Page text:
WEALTH AND POVERTY IN AMERICA
August 30, 2004
The Census Bureau released its annual income distribution report on Thursday. The good news is that the distribution of income has been essentially unchanged for the last three years. The bad news is that this is because every income group is worse off to about the same degree, says Bruce Bartlett.
- Between 2000 and 2003, the share of total income going to the top quintile (20 percent of households) was exactly unchanged at 49.8 percent.
- The middle three quintiles -- the middle class -- were slightly better off, raising their share of aggregate income from 46.7 percent to 46.9 percent.
- The bottom quintile was slightly worse off, falling from 3.6 percent to 3.4 percent.
However, the real income of every group is down significantly since 2000, including those at the top. Their income is down almost $5,000 (in 2003 dollars), about the same as for the lower 80 percent of households in total, says Bartlett.
Needless to say, there is no reason to cry for those in the top quintile -- often characterized as the "rich." They are still doing very well, with an average income of $147,078 in 2003. However, it is doubtful that very many people view this as a rich family's income, especially when both spouses work.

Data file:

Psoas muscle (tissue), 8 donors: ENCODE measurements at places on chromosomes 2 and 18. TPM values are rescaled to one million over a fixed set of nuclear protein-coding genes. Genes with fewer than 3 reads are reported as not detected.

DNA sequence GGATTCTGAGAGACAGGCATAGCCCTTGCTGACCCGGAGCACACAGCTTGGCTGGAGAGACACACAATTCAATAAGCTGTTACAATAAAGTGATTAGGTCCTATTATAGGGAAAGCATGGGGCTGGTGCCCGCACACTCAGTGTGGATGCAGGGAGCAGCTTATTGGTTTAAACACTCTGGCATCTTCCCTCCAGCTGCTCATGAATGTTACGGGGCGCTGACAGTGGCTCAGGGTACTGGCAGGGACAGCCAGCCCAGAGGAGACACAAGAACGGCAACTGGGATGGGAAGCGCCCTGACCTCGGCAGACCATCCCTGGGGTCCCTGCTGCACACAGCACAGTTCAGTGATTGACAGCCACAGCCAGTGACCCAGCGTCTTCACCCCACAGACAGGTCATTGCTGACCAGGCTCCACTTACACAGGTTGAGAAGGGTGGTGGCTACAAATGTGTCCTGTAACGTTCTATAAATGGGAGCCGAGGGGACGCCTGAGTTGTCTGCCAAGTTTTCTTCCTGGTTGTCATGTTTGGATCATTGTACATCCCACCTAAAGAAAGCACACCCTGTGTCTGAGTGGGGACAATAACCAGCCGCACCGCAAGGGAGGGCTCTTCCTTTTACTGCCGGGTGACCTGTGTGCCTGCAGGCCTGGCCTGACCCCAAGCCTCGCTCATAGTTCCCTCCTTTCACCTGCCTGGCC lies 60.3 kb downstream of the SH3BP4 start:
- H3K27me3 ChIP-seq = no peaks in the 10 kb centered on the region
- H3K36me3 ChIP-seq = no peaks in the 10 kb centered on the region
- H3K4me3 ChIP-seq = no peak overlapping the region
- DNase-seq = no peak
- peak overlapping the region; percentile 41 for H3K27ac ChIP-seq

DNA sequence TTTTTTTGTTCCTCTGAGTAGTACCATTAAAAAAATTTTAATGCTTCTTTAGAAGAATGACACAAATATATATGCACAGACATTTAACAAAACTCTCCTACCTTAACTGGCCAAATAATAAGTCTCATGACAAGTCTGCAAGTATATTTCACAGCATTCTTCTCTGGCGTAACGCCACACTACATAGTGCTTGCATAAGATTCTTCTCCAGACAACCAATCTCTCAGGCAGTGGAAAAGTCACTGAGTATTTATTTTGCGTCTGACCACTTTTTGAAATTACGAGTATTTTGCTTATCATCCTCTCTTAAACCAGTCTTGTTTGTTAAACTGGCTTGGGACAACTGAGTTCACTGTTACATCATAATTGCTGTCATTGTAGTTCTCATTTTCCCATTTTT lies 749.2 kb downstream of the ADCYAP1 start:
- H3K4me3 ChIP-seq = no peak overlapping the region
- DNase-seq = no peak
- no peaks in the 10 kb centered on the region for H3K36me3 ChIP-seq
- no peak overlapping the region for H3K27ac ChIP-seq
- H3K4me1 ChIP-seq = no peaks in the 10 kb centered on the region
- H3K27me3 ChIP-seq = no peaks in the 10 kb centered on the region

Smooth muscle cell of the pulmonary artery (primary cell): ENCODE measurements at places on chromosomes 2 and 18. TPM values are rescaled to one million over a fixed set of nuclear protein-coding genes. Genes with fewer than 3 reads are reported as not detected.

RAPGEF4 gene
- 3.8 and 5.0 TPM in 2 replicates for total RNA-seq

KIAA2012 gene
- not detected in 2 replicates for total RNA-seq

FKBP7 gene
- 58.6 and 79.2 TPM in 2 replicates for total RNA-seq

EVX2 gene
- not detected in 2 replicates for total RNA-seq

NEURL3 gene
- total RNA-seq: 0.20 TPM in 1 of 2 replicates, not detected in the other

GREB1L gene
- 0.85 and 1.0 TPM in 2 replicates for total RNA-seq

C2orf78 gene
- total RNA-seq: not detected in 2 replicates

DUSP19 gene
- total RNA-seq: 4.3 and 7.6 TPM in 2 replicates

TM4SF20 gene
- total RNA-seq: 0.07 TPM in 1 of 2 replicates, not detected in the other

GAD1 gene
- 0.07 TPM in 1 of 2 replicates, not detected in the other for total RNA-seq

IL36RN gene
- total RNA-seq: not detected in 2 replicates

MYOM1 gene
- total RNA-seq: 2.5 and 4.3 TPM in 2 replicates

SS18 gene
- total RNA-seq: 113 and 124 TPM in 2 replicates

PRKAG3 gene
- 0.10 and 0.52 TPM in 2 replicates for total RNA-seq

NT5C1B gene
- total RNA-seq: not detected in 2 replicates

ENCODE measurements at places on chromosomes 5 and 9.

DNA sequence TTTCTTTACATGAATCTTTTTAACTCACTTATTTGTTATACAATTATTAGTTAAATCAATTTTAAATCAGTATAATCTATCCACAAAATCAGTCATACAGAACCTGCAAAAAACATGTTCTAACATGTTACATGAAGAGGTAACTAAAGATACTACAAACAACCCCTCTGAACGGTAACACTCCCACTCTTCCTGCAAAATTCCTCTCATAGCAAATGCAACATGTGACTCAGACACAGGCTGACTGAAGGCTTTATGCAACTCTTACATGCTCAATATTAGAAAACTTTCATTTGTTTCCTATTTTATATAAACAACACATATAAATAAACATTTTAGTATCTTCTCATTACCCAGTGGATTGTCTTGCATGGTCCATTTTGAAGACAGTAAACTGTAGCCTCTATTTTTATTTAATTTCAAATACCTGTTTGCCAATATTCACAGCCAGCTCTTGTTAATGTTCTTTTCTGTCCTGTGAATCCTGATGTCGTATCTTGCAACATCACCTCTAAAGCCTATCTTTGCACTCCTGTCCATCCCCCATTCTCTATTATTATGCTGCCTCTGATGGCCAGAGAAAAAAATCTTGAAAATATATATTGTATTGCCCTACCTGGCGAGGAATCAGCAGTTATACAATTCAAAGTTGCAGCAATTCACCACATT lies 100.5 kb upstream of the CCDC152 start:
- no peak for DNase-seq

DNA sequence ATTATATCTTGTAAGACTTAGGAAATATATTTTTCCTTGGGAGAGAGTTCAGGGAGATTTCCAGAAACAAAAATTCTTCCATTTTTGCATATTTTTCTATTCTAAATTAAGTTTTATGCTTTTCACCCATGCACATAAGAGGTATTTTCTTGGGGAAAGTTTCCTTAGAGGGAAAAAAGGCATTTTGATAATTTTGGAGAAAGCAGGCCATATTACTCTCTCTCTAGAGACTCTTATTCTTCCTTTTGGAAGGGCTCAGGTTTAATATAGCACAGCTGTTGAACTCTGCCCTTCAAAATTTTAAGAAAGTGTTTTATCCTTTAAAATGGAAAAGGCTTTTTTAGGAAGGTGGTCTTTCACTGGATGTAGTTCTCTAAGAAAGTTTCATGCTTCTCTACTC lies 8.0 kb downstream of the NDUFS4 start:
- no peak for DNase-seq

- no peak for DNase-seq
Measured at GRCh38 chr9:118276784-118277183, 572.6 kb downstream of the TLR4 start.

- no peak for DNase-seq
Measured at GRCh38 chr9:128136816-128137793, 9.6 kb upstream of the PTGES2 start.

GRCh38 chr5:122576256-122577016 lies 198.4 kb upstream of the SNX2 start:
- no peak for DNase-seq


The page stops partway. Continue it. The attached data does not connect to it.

This fact is even clearer when looking at the income needed to get into the top quintile, which is a mere $86,867, says Bartlett:
- Almost any couple where both spouses work full time is going to be close to this level.
- According to the Census Bureau, the median earnings for a male working full time last year was $40,668 and those for females was $30,724, for a combined income of $71,393.
Source: Bruce Bartlett, "Wealth and Poverty in America," National Center for Policy Analysis, August 30, 2004.
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